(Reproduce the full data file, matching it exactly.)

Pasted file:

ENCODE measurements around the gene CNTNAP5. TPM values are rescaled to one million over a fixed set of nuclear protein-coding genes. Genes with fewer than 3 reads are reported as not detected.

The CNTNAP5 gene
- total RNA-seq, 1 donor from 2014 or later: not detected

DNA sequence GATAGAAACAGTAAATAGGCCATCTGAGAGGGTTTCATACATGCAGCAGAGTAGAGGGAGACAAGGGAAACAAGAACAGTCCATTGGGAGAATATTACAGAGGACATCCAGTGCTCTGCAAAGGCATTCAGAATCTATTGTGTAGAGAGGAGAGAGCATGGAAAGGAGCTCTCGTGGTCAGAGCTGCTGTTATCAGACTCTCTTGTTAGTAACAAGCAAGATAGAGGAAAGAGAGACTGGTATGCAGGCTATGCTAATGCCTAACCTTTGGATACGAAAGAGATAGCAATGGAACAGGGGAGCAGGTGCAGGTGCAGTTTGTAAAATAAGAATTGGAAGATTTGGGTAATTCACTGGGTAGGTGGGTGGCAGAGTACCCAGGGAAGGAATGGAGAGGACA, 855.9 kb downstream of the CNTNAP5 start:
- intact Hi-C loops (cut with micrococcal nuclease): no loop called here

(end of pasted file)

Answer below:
ENCODE measurements around the gene CNTNAP5. TPM values are rescaled to one million over a fixed set of nuclear protein-coding genes. Genes with fewer than 3 reads are reported as not detected.

The CNTNAP5 gene
- total RNA-seq, 1 donor from 2014 or later: not detected

DNA sequence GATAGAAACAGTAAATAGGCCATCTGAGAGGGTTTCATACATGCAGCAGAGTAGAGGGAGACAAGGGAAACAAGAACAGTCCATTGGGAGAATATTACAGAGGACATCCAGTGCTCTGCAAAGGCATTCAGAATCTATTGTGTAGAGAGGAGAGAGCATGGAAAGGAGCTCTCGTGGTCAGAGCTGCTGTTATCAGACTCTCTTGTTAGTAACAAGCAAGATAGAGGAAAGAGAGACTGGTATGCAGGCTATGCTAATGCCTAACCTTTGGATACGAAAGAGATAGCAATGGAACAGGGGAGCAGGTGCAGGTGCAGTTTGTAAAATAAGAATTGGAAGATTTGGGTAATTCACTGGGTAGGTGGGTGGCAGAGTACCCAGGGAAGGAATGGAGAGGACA, 855.9 kb downstream of the CNTNAP5 start:
- intact Hi-C loops (cut with micrococcal nuclease): no loop called here